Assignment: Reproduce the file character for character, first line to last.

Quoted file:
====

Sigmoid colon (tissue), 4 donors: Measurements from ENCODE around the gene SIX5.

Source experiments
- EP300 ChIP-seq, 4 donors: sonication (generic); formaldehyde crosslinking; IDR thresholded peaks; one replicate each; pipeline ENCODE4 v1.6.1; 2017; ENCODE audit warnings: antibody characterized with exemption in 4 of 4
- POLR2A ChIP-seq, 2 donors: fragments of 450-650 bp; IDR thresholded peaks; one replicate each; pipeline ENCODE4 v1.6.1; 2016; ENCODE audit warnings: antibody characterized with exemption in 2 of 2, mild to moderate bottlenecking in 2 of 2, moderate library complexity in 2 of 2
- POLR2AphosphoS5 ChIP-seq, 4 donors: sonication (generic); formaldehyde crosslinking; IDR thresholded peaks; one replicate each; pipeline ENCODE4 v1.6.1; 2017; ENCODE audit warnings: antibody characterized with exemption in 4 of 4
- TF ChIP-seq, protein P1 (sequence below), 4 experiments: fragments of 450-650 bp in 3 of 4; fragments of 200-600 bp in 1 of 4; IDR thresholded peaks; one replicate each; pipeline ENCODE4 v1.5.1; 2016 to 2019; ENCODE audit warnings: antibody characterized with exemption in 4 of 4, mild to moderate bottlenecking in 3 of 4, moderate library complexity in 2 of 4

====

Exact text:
Sigmoid colon (tissue), 4 donors: Measurements from ENCODE around the gene SIX5.

Source experiments
- EP300 ChIP-seq, 4 donors: sonication (generic); formaldehyde crosslinking; IDR thresholded peaks; one replicate each; pipeline ENCODE4 v1.6.1; 2017; ENCODE audit warnings: antibody characterized with exemption in 4 of 4
- POLR2A ChIP-seq, 2 donors: fragments of 450-650 bp; IDR thresholded peaks; one replicate each; pipeline ENCODE4 v1.6.1; 2016; ENCODE audit warnings: antibody characterized with exemption in 2 of 2, mild to moderate bottlenecking in 2 of 2, moderate library complexity in 2 of 2
- POLR2AphosphoS5 ChIP-seq, 4 donors: sonication (generic); formaldehyde crosslinking; IDR thresholded peaks; one replicate each; pipeline ENCODE4 v1.6.1; 2017; ENCODE audit warnings: antibody characterized with exemption in 4 of 4
- TF ChIP-seq, protein P1 (sequence below), 4 experiments: fragments of 450-650 bp in 3 of 4; fragments of 200-600 bp in 1 of 4; IDR thresholded peaks; one replicate each; pipeline ENCODE4 v1.5.1; 2016 to 2019; ENCODE audit warnings: antibody characterized with exemption in 4 of 4, mild to moderate bottlenecking in 3 of 4, moderate library complexity in 2 of 4